Bioethics student Deborah Love is an executive coach and organizational development consultant who also holds an MBA in organizational behavior and industrial relations. She has a law degree from Wayne State University in Detroit.
The bioethics program, she says, has led her to challenge her beliefs, which many times have been “clobbered.” Love, for instance, has believed that rather than people having to choose to become organ donors, they should be presumed to consent, with the option of declining, which would ultimately increase the potential for eligible participants.
“The presumption is you’re a donor unless you say otherwise,” she says. “Then I read some research about it. There is a whole segment of our society that doesn’t trust the medical profession … We have this segment of society that feels their power differential is not equivalent with physicians, and they legitimately believe physicians might hasten their death to harvest organs on behalf of science for somebody who is in a more privileged position. I had not considered the world that way. That made me really stop and think that we can’t have that bias of presumption when we have a segment of the population that doesn’t trust the profession.”
When the Wake Forest community began discussing the possibility of implementing a program focusing on bioethics, no university in the state or any surronding state offered a master’s program in the discipline.
“When we first began to survey this field about 10 years ago we noticed right away that there was really a pressing need for more bioethics education and expertise. We felt like bioethics would be a good fit for Wake Forest, particularly to draw the different parts of campus together,” Hall says. “The slogan for Wake Forest is, ‘Small of scale, large in resources,’ and I think that exactly captures things. We bring a lot of resources to bear, but we’re going to keep the program well-sized to be able to deal with each person’s individual interests.”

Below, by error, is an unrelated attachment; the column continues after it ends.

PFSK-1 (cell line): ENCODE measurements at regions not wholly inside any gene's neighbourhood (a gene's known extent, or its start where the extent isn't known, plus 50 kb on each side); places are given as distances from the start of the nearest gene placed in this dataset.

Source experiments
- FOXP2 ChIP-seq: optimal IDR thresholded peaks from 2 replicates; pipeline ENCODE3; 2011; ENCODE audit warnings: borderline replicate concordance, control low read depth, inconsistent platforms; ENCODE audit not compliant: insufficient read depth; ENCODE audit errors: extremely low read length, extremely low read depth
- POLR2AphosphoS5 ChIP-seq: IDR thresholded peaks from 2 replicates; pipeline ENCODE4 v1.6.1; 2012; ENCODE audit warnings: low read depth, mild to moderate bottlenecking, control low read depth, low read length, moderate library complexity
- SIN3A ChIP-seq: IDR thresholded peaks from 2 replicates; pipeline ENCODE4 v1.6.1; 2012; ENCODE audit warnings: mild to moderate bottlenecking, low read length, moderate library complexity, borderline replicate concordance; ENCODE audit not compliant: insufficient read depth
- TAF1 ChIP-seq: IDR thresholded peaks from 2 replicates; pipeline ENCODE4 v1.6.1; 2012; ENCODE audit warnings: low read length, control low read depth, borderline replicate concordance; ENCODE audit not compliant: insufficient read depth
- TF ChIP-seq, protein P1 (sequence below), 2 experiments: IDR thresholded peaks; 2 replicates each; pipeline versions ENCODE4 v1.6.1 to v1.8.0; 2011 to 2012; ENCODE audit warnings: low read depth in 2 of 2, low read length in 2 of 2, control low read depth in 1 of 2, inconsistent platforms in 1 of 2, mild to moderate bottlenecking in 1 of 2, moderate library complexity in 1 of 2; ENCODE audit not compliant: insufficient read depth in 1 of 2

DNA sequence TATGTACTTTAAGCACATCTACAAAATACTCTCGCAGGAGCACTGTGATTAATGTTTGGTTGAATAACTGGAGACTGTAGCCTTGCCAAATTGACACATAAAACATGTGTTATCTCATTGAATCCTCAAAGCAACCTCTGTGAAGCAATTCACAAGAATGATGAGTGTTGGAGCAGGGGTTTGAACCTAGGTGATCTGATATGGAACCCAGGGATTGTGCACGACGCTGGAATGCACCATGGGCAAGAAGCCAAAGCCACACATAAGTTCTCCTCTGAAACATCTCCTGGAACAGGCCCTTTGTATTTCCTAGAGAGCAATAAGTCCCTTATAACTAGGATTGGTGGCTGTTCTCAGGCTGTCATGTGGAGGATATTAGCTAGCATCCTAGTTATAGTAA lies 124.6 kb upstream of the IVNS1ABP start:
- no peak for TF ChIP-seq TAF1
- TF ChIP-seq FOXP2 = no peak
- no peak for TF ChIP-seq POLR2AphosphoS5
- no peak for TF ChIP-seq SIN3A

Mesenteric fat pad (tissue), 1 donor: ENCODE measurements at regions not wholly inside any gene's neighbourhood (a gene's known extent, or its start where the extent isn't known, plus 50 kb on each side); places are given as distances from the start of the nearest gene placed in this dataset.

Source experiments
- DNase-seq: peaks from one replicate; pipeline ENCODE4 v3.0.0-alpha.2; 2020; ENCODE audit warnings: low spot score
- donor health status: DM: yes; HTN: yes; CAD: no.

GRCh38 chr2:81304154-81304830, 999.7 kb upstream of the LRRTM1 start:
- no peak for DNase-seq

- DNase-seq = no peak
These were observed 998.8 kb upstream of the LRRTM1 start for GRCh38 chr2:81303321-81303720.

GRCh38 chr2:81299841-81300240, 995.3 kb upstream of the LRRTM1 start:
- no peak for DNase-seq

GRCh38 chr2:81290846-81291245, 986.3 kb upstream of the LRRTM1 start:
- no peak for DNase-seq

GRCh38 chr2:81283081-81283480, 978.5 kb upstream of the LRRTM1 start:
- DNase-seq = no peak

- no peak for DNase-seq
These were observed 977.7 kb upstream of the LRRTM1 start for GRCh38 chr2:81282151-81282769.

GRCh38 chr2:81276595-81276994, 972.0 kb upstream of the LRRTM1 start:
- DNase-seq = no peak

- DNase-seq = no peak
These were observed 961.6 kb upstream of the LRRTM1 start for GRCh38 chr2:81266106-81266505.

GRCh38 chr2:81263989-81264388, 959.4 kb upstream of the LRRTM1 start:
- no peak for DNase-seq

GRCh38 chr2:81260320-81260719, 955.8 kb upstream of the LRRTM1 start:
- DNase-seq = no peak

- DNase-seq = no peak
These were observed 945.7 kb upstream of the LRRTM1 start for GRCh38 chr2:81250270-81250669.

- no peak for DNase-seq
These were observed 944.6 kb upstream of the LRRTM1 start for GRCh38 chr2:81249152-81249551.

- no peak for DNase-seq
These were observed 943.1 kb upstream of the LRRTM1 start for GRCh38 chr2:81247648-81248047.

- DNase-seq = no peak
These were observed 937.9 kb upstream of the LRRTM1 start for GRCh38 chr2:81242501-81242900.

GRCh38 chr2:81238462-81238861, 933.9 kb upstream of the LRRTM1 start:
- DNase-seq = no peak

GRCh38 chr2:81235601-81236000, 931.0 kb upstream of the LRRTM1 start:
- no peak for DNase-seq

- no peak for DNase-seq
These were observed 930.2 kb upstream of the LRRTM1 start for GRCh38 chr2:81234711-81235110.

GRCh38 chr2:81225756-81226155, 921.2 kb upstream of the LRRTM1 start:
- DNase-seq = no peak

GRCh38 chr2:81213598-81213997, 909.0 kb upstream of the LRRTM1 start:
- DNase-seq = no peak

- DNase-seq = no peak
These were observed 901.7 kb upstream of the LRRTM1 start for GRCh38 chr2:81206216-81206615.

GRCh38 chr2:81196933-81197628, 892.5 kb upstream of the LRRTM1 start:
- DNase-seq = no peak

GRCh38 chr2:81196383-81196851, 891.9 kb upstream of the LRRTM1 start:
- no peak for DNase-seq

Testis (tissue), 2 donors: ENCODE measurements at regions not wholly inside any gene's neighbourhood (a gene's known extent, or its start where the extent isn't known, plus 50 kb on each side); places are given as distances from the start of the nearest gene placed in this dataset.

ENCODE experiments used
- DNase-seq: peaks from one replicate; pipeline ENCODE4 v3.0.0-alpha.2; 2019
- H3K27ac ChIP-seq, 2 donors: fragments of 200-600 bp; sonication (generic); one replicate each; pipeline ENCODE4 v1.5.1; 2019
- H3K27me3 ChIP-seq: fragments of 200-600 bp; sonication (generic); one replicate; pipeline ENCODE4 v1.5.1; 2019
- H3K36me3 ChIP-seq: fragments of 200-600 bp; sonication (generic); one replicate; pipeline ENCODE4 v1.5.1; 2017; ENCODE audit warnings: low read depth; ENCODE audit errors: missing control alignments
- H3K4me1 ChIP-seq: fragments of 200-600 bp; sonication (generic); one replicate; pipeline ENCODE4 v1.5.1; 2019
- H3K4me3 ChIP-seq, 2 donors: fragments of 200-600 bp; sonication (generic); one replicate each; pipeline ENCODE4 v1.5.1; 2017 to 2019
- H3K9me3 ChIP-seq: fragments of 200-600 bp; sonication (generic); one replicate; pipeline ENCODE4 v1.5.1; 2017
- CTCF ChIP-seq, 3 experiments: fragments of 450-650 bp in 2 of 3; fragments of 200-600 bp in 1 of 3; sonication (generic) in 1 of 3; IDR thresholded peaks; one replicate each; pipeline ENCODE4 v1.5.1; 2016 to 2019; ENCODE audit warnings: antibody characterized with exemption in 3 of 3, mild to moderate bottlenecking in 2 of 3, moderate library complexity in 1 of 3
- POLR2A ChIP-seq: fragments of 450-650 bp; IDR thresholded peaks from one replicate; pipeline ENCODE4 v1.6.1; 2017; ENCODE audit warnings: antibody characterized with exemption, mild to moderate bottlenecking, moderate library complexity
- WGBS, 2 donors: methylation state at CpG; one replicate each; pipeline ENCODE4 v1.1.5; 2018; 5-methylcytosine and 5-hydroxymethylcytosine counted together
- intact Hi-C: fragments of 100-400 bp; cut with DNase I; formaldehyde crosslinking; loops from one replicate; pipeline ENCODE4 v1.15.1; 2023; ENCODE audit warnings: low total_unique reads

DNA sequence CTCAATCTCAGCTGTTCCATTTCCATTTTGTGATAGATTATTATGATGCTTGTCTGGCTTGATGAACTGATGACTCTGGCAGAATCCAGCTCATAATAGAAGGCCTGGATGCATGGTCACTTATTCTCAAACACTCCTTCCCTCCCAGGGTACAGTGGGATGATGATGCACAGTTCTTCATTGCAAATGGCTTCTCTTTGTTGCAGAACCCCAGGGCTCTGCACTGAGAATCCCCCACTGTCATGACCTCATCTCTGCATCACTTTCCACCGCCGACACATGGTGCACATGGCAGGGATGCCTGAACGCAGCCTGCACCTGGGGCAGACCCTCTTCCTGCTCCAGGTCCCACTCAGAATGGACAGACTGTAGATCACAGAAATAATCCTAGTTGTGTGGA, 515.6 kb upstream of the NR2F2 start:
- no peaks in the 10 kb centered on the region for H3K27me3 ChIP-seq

What makes the Wake Forest program unique?
“First, it still is the only one in North Carolina. The key is that the scale and scope of it really reflects the advantages of Wake Forest as a whole. We can provide exposure to all the major areas of bioethics, which include clinical medicine, biotechnology, health care, finance and regulation … all of the key areas.”
In addition to its flexible scheduling options, the MA in bioethics at Wake Forest draws a diverse group of students — in regard both to age and professional background — who connect across various demographic and social boundaries.
“We’ve been able to draw students from so many different areas and walks of life, and they’ve all sort of melded together,” Hall says. “We have students in their 20s who have recently graduated from college, but they include people from the sciences, philosophy and religion, from business and economics — all together. But we also have a good number of students who are well along in their professional careers. Those are not just doctors but people in health care administration, insurance and other facets of professional life. They bring a lot of perspective and maturity alongside the youthful enthusiasm and the higher energy of the younger students.”
That bioethics was a multi-disciplinary field was the clincher for Gerardo Ramon Maradiaga, who holds a degree in philosophy from the University of North Carolina at Chapel Hill. He has experience at Halifax Regional Medical Center Emergency Department as a patient liaison and has shadowed a surgeon during multiple procedures. Maradiaga also is an Emergency Medical Technician and plans to become a paramedic or emergency physician.
“You have these great schools (within Wake Forest), and they’re going to all be involved in this program. And it’s not just some new program they came up with overnight. So, I knew they were really trying to make sure this would be a great program.”